Christmas Posting Dates
Seeing Me Naked

Seeing Me Naked

Paperback

By (author) Liza Palmer

List price $10.95

Unavailable - AbeBooks may have this title.

  • Publisher: Hodder Paperback
  • Format: Paperback | 288 pages
  • Dimensions: 128mm x 194mm x 26mm | 118g
  • Publication date: 20 March 2008
  • Publication City/Country: London
  • ISBN 10: 0340898216
  • ISBN 13: 9780340898215
  • Sales rank: 590,375

Product description

Her father is a cult novelist and living legend. Her mother is a fashionable socialite. And her brother is the rising star of the LA literary scene. It's no wonder Elisabeth Page feels intimidated. It wouldn't be so bad if her own life wasn't frozen in time. Romantically, she's still involved with her childhood sweetheart - a journalist who she barely sees anymore, let alone trusts. And despite working for one of LA's hottest restaurants, her five-year plan to run her own patisserie has morphed into an eleven-year plan to nowhere. But then she meets Daniel, who finally gives her a taste of how incredible her future really could be - if only she could drop everything and let him see her as she really is...But can Daniel ever be more than just flavour of the month? Elisabeth is about to find out.

Other people who viewed this bought:

Showing items 1 to 10 of 10

Other books in this category

Showing items 1 to 11 of 11
Categories:

Author information

Liza Palmer lives in Pasadena, with her dog, Poet. She has written two plays that were performed in Los Angeles and is a graduate of The American Academy of Dramatic Arts-West. This is her second novel.

Review quote

Slick and highly readable Elle 'A subtly sophisticated romance that outclasses most of the genre's other offerings... If it sounds chick litty, it is, but consider it haute chick lit. Palmer's prose is sharp, her characters are solid and her narrative is laced with moments of graceful sentiment' Publisher's Weekly PRAISE FOR CONVERSATIONS WITH THE FAT GIRL: 'Engaging and poignant and heartbreakingly real, Liza Palmer's tale of best friends, true love and just what size happily-ever-after wears is a winning conversation' Jennifer Weiner, bestselling author of GOOD IN BED 'Pardon the pun, but CONVERSATIONS WITH THE FAT GIRL is far from lightweight. Its message about self image and the power of attitude in making positive change is delivered in a snappy fashion. In a word: genuine.' Herald Sun Palmer's likable characters and snappy dialogue make this novel stand out from the crowd, and it's sure to attract fans of Jennifer Weiner... Booklist Smart, funny and heartbreakingly honest. Johanna Edwards, bestselling author of THE NEXT BEST THING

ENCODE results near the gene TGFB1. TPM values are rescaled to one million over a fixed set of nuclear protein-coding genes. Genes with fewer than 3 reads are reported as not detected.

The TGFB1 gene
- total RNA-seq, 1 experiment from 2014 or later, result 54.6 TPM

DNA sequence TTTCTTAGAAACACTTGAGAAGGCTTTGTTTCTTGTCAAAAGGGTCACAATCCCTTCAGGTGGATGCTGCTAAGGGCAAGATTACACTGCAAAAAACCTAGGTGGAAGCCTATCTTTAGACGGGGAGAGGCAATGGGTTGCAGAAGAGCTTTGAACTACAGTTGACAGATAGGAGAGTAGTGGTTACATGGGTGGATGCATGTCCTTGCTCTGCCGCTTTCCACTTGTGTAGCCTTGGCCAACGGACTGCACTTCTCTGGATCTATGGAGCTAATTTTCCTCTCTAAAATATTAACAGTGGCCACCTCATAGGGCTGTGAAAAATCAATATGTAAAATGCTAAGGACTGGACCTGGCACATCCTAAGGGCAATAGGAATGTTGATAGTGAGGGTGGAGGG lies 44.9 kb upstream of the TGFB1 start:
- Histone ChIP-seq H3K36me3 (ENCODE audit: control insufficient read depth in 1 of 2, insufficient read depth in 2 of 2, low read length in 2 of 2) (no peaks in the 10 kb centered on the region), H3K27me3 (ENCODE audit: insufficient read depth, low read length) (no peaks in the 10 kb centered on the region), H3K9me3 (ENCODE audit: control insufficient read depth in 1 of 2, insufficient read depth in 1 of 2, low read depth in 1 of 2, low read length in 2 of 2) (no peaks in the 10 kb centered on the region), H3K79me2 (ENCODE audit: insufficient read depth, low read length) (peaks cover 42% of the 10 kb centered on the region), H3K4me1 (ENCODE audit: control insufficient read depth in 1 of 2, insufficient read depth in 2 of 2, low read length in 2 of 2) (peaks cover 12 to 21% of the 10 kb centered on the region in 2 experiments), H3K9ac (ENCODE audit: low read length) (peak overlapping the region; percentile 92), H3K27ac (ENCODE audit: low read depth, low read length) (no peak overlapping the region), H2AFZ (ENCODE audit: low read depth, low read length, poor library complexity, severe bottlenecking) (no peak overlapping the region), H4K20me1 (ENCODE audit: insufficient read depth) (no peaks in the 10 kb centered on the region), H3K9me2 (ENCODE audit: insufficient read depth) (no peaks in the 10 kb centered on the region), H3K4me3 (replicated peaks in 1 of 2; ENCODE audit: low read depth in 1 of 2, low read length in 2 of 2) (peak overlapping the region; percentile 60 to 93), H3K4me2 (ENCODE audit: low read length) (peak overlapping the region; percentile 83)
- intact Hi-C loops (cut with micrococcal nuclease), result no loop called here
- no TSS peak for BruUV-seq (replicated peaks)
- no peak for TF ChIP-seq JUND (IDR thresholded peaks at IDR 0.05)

Editorial reviews

Palmer (Conversations with the Fat Girl, 2005) returns with a romantic comedy about the adventures and woes of Elisabeth Page, a celebrated L.A. pastry chef who can't escape the shadow of her world-renowned novelist father. In a book that depends too much on interior monologue, Elisabeth drones on about never reaching the bar set by her snobbish family. Her unhappiness is further evidenced by a nonexistent social schedule and a sex life reduced to the occasional rendezvous with childhood neighbor Will, a reporter constantly traveling on assignment. Used to her solitary routine and fearful of commitment, Elisabeth gets her world flipped upside down when she meets Daniel Sullivan at one of her mother's charity balls. Her career simultaneously gets a boost when she's offered the chance to star in her own Food Network show. But these intriguing plot twists get buried beneath Elisabeth's constant and excruciating self-analysis. Getting banged over the head by metaphor - Elisabeth exerts the same control over baking that she does over her private life - also becomes tiring. A secondary story involving a growing friendship with a coworker and his pregnant wife is meant to illustrate Elisabeth's gradual embracing of happiness, but it feels forced and unnatural. The physical descriptions are weak and the dialogue - though at times sharp and witty - is mostly cliched or unrealistic. This plot has all the right ingredients - an opulent, dysfunctional family, handsome men and vibrant settings - but the protagonist is so irritating that the story flops. Elisabeth says it best: "Apparently, when I'm not being a pompous asshole or a know-it-all, I have very little to say."Painfully unfunny. (Kirkus Reviews)